Note: The values in the "0-RBI Safe-On-Error" row are bracketed with asterisks to indicate the number of runs scored when the player batted and was safe on a fielding error, the player not being credited with an RBI (e.g., when the run scored on a fielding error committed when there were two outs).
Included in Table 10 are (a) the number of RBIs each player was credited with on “Safe-On-Errors” (SOE) plays — i.e., the “1-RBI Safe-On-Error (1-RBI SOE)” row — and (b) the number of RBIs each player was not credited with when the runner scored from third base and the batter was safe on a fielding error — i.e., the “0-RBI Safe-On-Error (0-RBI SOE)” row. Such plays are judgment plays on which the game’s official scorer would have to render a decision — e.g., credit the batsman with an RBI when then “runner from third would ordinarily score.” Since the official scorer did not make such decisions before 1920, it becomes the responsibility of the researcher to make the decisions based on the information provided in the text descriptions given in the newspaper game accounts. Appendices 13-16 provide the pertinent text descriptions for each SOE run-scoring event included in Table 10.
First of all, it is important to emphasize that the RBI numbers reported here are fully supported by rock-solid evidence gleaned from multiple independent newspaper accounts. The crystal-clear bottom-line take-away message is — the RBI numbers from my research are completely reliable. The results presented in Appendices 2, 6, and 14, and summarized in Tables 5 and 10, conclusively prove that Heinie Zimmerman actually amassed 104 runs batted in in 1912.13 Likewise, analogous results (derived from Appendices 4, 8, and 16) prove undeniably that Honus Wagner actually collected 101 RBIs in 1912. And similarly, Bill Sweeney actually had 99 RBIs, Chief Wilson 94, Larry Doyle 91, and Red Murray 88.
Therefore, Zimmerman actually had the most runs batted in for the National League during the 1912 season. And, therefore, in conjunction with his batting and home run titles, Zimmerman did, in fact, win the Triple Crown in 1912 … and should — just like Ty Cobb, Nap Lajoie, etc. — be included in the list of Triple Crown winners given on MLB.com, the official website of Major League Baseball.14
Inspection of Table 10 shows that only a handful of runs involved Safe-On-Error plays. Because their RBI numbers are so close to one another, the SOE run-scoring events involving Zimmerman, Wagner, and Sweeney require close scrutiny. Appendices 13-16 provide the pertinent newspaper text descriptions of the SOE run-scoring events for the top-six RBI accumulators — and my judgments to credit or to not credit RBIs. Others may disagree with some or all of my RBI decisions; that is their prerogative based on their interpretations of the information. Significantly, however, even if Zimmerman’s two RBIs from the two 1-RBI SOE plays are revoked, he would still have 102 RBIs — which are still more than Wagner’s 101 RBIs and Sweeney’s 99 RBIs. The unmistakable conclusion remains that, regardless of the RBI decisions on the SOE-impacted run-scoring plays, Zimmerman still had the most runs batted in for the National League in 1912 — and therefore, won the Triple Crown.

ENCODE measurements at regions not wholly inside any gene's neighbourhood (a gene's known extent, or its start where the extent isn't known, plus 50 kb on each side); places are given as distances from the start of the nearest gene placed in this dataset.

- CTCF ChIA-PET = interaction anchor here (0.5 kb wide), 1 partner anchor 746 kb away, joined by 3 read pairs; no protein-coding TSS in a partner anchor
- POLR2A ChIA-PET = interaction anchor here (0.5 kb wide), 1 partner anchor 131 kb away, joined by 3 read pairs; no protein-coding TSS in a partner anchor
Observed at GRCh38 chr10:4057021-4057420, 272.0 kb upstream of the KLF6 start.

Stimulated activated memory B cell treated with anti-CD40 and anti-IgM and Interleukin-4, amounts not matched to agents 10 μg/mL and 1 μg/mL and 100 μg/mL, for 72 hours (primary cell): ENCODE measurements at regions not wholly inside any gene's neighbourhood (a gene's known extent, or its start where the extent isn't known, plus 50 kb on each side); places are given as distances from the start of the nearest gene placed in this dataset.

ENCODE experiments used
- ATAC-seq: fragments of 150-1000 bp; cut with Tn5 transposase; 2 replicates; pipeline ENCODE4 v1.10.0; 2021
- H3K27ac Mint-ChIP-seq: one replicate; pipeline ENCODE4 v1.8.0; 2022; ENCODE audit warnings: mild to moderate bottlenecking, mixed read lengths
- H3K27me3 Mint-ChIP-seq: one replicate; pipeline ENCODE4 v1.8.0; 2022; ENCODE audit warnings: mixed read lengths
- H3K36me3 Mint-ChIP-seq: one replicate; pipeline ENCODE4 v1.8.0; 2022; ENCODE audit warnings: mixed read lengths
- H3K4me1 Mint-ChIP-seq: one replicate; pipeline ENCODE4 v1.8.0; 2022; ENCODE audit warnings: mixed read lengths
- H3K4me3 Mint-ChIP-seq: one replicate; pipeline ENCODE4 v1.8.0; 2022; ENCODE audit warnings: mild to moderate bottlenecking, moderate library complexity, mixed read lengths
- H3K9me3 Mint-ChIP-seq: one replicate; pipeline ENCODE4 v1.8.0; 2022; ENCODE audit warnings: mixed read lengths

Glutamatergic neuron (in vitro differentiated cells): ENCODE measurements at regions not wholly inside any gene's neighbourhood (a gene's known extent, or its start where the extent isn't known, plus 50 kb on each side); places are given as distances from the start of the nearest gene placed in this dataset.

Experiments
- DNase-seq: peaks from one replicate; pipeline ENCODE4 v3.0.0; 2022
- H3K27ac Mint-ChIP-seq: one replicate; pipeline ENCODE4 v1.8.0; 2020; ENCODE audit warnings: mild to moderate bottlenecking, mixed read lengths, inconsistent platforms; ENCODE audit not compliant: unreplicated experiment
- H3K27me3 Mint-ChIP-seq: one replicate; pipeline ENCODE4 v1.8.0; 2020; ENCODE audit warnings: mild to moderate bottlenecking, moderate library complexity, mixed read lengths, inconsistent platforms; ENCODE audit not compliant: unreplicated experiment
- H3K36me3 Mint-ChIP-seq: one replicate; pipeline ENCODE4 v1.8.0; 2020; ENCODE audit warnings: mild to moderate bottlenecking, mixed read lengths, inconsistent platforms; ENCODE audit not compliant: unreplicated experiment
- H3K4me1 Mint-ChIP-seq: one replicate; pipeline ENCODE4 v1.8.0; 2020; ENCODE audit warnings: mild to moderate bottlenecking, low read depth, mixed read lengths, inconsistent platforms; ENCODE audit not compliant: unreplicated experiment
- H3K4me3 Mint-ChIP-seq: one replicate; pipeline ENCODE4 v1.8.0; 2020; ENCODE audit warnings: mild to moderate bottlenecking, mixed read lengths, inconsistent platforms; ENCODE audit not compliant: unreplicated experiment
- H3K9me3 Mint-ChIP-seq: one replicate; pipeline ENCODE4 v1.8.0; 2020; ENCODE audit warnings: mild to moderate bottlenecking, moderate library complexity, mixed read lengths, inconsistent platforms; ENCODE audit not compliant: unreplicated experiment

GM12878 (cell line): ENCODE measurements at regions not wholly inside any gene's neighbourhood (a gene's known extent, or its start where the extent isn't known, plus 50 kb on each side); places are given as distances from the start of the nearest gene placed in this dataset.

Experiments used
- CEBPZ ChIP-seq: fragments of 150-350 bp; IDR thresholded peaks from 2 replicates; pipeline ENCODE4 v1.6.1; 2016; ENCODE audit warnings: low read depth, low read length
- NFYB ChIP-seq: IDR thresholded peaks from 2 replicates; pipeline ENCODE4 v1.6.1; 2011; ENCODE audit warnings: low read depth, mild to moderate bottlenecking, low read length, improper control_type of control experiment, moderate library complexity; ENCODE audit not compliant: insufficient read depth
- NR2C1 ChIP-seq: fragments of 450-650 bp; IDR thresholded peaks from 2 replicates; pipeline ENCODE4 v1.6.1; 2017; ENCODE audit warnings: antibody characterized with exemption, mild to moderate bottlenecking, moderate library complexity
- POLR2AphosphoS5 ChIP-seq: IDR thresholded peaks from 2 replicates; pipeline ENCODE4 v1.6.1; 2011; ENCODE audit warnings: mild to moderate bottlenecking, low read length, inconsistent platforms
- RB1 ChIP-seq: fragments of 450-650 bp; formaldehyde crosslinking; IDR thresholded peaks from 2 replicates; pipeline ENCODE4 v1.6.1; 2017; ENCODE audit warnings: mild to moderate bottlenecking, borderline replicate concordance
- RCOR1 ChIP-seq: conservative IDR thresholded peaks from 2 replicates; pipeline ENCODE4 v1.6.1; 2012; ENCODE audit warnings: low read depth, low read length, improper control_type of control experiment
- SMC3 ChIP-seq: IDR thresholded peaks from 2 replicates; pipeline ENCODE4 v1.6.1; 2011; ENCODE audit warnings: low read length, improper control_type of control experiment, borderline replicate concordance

Turning now to the RBI numbers achieved by other players on the 1912 Braves, Cubs, Giants, and Pirates, inspection of Tables 6-9 reveals that my RBI numbers and Neft’s RBI numbers are different for more than half of the players — 22 out of 37 players on the Braves (i.e., 59%); 20 out of 40 players on the Cubs (50%); 19 out of 28 players on the Giants (68%); and 19 out of 38 players on the Pirates (50%). Again, the correctness of my RBI numbers is fully validated by multiple newspaper accounts. With regard to the specific differences between my RBI numbers and Neft’s RBI numbers, it is seen that the deltas are both negative and positive, the range being minus-five to plus-seven. The overall absolute-value median difference is just one RBI. So, from a mathematical perspective, while Neft’s RBI numbers and my RBI numbers are different, they are similar, i.e., approximately the same. Recently, it has been advanced that old-time baseball statistics are only approximate.15 However, it would seem that (some/many/most) baseball fans are not satisfied with approximate numbers; they expect (demand?) accurate numbers — especially when the subject is “Which player had the most whatevers?” Again, my RBI numbers are fully supported by iron-clad substantiation and, therefore, are actual (not approximate) RBI numbers. In 1912, Zimmerman actually had 104 runs batted in — which were the most in the National League. And, therefore, Zimmerman did indeed win the Triple Crown.
As it has transpired, all of Neft’s Big-Mac RBI numbers for the 1912 season — indeed, for each of the 1891-1919 seasons — were adopted by Pete Palmer and incorporated into his data base of baseball statistics. Furthermore, the “Neft-Palmer” full-season RBI statistics for the 1891-1919 seasons are currently utilized throughout baseball. For instance, they are employed in the most-recent editions of the various hard-cover baseball encyclopedias (e.g., Total Baseball16 and The ESPN Baseball Encyclopedia17) and on numerous baseball websites (e.g., Baseball-Reference.com and MLB.com). However, recent research has shown that Neft’s RBI numbers are not completely accurate for most of the players on the 1919 Boston Red Sox18, the 1906 Detroit Tigers19, the 1919 Detroit Tigers20, the 1914-1918 Detroit Tigers21, and the 1895 Philadelphia Phillies.22